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June 1, 2016
Ancient Assyrian Legacy Subject of June Symposium
The African and Middle Eastern Division in the Library of Congress, in cooperation with the Assyrian Universal Alliance-America, will present a symposium on the ancient Assyrian civilization and its contemporary manifestation.
“The Assyrian Legacy: From Ancient Civilization to Today’s Cultural Revival,” a free symposium open to the public, will be held from 8:30 a.m. to 3:30 p.m. on Friday, June 10, in Room 119 of the Thomas Jefferson Building, located at 10 First Street S.E., Washington D.C. Tickets are not required.
According to one interpretation based on the Book of Genesis in the Bible, Genesis 10:22, the founder of the Assyrians was Ashur, son of Shem and grandson of Noah, who, after the Great Flood, went off to build a city named for him, located northeast of Babylon.
Archaeological excavations show that a city existed as early as the third millennium B.C., on the site on which the city of Ashur was built in Mesopotamia around 1900 B.C.. By the second millennium B.C., the Assyrian empire had grown and spread from Mesopotamia in the east to Asia Minor in the north and to Egypt in the south. Assyrian cities became prosperous commercial centers that traded with Anatolia and the Near East and perfected the craft of iron-work.
The Assyrians were a Semitic people who originally spoke Akkadian. Sometime in the first millennium they shifted to Aramaic, which was the dominant language of the Near East. The language has survived to the present day in the liturgy of Eastern Christians and in the Jewish marriage certificates, or “ketubahs.” The Library of Congress holds both Christian liturgical textbooks and ketubahs in that ancient script. Syriac, a dialect of Aramaic, is still the language of the Assyrians today.
“This is the Library’s first major conference on the rich history of the Assyrians and their contribution to world civilization,” said Mary-Jane Deeb, chief of the African and Middle Eastern Division, who will moderate one of the three panels along with Levon Avdoyan, the Library’s Armenian and Georgian specialist, and Muhannad Salhi, the Library’s Arab world area specialist. There will also be a display of books in many different languages on and about Assyrian history, culture, music and archaeology.
Panel One will focus on the ancient history and culture of the Assyrians and the Gilgamesh epic, with presentations by Amir Harrak, associate professor in the University of Toronto’s Department of Near and Middle Eastern Civilizations; Christopher Woods, associate professor of Sumerian at the Oriental Institute of the University of Chicago; and Simo Parpola, professor emeritus of Assyriology at the University of Helsinki.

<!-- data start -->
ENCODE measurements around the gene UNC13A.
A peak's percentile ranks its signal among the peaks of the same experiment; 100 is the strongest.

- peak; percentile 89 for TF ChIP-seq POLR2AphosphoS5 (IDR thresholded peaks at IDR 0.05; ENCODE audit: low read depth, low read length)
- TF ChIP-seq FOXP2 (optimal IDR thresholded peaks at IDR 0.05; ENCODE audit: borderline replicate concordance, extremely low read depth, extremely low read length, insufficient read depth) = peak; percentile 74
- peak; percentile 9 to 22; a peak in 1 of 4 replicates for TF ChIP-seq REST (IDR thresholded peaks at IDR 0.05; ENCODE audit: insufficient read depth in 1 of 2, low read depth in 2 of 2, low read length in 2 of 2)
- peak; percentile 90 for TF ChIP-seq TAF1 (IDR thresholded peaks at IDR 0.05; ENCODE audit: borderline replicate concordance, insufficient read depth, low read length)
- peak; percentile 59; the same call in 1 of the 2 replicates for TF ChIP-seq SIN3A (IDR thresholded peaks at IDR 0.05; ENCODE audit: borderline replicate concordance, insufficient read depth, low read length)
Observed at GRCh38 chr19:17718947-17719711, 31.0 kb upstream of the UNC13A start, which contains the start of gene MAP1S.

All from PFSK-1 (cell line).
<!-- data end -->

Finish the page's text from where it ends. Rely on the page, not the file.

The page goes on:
Panel Two will be on the history of Christianity among the Assyrians, and will include presentations by Mark Dickens, adjunct professor of history and classics at the University of Alberta, Canada; Jonathan Loopstra, assistant professor of ancient history and digital humanities at the University of Northwestern-St. Paul; and Tala Jarjour, assistant professor of ethnomusicology at the University of Notre Dame.
Panel Three will focus on the Assyrian culture in the Middle East and the diaspora. The presenters will include Fadi Davood, a lecturer at the University of Lakehead in Ontario, Canada; Alda Benjamin, a postdoctoral researcher at the Cultural Heritage Center of the University of Pennsylvania Museum and a research associate at the Smithsonian Institution; and Eden Naby, a contributing editor on modern Assyrians for the “Encyclopædia Iranica.”
Founded in 1800, the Library of Congress is the world’s largest library. The Library seeks to spark imagination and creativity and to further human understanding and wisdom by providing access to knowledge through its magnificent collections, programs, publications and exhibitions. Many of the Library’s rich resources can be accessed through its website at loc.gov.
The Library’s African and Middle Eastern Division is the center for the study of 78 countries and regions from Southern Africa to the Maghreb and from the Middle East and the Caucasus to Central Asia. For more information, visit loc.gov/rr/amed/.
The Assyrian Universal Alliance was founded in 1968 as an umbrella organization for a number of Assyrian federations and organizations worldwide, which seek to spread knowledge and information about Assyrians and their contribution to world civilization and to secure their human rights wherever they live.
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Assyrian Universal Alliance
Assyrian Universal Alliance, P.O. Box 59446, Chicago, IL 60659
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